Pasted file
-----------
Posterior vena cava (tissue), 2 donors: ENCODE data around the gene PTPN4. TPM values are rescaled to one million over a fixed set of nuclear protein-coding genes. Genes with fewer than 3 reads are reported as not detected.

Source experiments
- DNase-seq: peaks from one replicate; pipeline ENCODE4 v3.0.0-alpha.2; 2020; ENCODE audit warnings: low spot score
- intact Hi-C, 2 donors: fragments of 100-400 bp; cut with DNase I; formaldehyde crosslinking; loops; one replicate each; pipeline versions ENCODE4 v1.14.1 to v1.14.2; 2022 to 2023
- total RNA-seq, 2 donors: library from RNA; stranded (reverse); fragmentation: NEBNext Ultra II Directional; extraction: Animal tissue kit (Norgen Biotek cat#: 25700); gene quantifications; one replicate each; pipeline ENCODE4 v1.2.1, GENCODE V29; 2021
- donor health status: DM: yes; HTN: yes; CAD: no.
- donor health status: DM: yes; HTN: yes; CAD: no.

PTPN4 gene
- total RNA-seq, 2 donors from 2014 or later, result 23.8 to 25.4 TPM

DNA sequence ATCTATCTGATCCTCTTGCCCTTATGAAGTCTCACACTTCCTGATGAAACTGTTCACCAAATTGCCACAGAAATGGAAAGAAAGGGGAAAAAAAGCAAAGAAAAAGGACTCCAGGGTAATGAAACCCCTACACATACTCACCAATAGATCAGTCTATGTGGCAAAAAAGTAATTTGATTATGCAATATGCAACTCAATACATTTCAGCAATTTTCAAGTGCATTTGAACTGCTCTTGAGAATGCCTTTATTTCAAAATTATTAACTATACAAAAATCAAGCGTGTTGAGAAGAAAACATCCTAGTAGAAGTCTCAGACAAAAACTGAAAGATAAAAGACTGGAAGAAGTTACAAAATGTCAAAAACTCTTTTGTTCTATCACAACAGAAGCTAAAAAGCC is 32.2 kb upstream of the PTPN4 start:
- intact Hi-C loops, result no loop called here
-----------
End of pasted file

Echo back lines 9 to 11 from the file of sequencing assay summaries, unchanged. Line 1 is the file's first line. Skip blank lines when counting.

- total RNA-seq, 2 donors from 2014 or later, result 23.8 to 25.4 TPM

DNA sequence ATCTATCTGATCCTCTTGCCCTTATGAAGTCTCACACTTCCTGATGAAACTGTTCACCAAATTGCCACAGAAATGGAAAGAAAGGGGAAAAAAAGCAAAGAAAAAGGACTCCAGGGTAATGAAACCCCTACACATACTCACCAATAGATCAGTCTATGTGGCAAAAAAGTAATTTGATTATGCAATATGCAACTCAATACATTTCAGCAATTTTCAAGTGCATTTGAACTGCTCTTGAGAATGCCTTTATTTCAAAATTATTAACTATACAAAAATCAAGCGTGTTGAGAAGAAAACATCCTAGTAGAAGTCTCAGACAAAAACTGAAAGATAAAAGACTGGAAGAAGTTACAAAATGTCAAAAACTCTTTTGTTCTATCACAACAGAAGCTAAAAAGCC is 32.2 kb upstream of the PTPN4 start:
- intact Hi-C loops, result no loop called here